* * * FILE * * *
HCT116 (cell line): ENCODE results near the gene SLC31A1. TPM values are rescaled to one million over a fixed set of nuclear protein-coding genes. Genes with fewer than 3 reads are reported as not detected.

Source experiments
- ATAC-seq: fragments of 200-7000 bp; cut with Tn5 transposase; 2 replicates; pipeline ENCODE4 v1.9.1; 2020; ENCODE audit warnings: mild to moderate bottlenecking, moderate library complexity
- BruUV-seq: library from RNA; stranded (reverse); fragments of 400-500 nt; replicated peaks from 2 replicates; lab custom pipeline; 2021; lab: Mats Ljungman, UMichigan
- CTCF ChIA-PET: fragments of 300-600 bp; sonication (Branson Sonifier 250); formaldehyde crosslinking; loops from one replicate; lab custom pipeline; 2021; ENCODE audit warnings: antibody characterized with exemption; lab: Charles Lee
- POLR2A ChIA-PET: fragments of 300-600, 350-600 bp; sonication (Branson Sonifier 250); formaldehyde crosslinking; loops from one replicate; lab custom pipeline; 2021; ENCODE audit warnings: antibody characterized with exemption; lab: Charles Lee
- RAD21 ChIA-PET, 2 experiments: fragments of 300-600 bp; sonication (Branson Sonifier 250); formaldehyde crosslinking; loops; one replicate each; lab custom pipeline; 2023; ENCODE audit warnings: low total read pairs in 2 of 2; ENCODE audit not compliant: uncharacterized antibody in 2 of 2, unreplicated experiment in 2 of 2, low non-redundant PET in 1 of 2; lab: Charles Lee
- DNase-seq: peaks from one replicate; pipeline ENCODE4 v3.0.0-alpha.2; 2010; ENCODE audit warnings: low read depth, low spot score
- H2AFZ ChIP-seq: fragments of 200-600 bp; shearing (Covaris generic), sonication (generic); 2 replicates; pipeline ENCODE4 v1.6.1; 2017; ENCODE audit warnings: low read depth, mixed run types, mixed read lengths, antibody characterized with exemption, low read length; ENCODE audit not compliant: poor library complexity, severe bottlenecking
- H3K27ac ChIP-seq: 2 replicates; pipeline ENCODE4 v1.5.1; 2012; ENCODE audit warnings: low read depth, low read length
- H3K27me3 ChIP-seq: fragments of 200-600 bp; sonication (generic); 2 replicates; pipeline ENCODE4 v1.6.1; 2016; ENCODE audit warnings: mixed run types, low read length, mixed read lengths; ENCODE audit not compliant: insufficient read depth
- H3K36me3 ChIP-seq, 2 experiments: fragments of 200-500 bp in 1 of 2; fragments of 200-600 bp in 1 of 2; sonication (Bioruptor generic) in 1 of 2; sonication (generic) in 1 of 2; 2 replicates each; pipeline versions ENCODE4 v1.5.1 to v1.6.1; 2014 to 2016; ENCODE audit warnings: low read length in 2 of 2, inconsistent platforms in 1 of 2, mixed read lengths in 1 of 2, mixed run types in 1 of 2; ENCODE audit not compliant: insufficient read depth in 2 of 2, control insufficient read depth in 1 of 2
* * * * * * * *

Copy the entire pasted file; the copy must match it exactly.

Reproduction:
HCT116 (cell line): ENCODE results near the gene SLC31A1. TPM values are rescaled to one million over a fixed set of nuclear protein-coding genes. Genes with fewer than 3 reads are reported as not detected.

Source experiments
- ATAC-seq: fragments of 200-7000 bp; cut with Tn5 transposase; 2 replicates; pipeline ENCODE4 v1.9.1; 2020; ENCODE audit warnings: mild to moderate bottlenecking, moderate library complexity
- BruUV-seq: library from RNA; stranded (reverse); fragments of 400-500 nt; replicated peaks from 2 replicates; lab custom pipeline; 2021; lab: Mats Ljungman, UMichigan
- CTCF ChIA-PET: fragments of 300-600 bp; sonication (Branson Sonifier 250); formaldehyde crosslinking; loops from one replicate; lab custom pipeline; 2021; ENCODE audit warnings: antibody characterized with exemption; lab: Charles Lee
- POLR2A ChIA-PET: fragments of 300-600, 350-600 bp; sonication (Branson Sonifier 250); formaldehyde crosslinking; loops from one replicate; lab custom pipeline; 2021; ENCODE audit warnings: antibody characterized with exemption; lab: Charles Lee
- RAD21 ChIA-PET, 2 experiments: fragments of 300-600 bp; sonication (Branson Sonifier 250); formaldehyde crosslinking; loops; one replicate each; lab custom pipeline; 2023; ENCODE audit warnings: low total read pairs in 2 of 2; ENCODE audit not compliant: uncharacterized antibody in 2 of 2, unreplicated experiment in 2 of 2, low non-redundant PET in 1 of 2; lab: Charles Lee
- DNase-seq: peaks from one replicate; pipeline ENCODE4 v3.0.0-alpha.2; 2010; ENCODE audit warnings: low read depth, low spot score
- H2AFZ ChIP-seq: fragments of 200-600 bp; shearing (Covaris generic), sonication (generic); 2 replicates; pipeline ENCODE4 v1.6.1; 2017; ENCODE audit warnings: low read depth, mixed run types, mixed read lengths, antibody characterized with exemption, low read length; ENCODE audit not compliant: poor library complexity, severe bottlenecking
- H3K27ac ChIP-seq: 2 replicates; pipeline ENCODE4 v1.5.1; 2012; ENCODE audit warnings: low read depth, low read length
- H3K27me3 ChIP-seq: fragments of 200-600 bp; sonication (generic); 2 replicates; pipeline ENCODE4 v1.6.1; 2016; ENCODE audit warnings: mixed run types, low read length, mixed read lengths; ENCODE audit not compliant: insufficient read depth
- H3K36me3 ChIP-seq, 2 experiments: fragments of 200-500 bp in 1 of 2; fragments of 200-600 bp in 1 of 2; sonication (Bioruptor generic) in 1 of 2; sonication (generic) in 1 of 2; 2 replicates each; pipeline versions ENCODE4 v1.5.1 to v1.6.1; 2014 to 2016; ENCODE audit warnings: low read length in 2 of 2, inconsistent platforms in 1 of 2, mixed read lengths in 1 of 2, mixed run types in 1 of 2; ENCODE audit not compliant: insufficient read depth in 2 of 2, control insufficient read depth in 1 of 2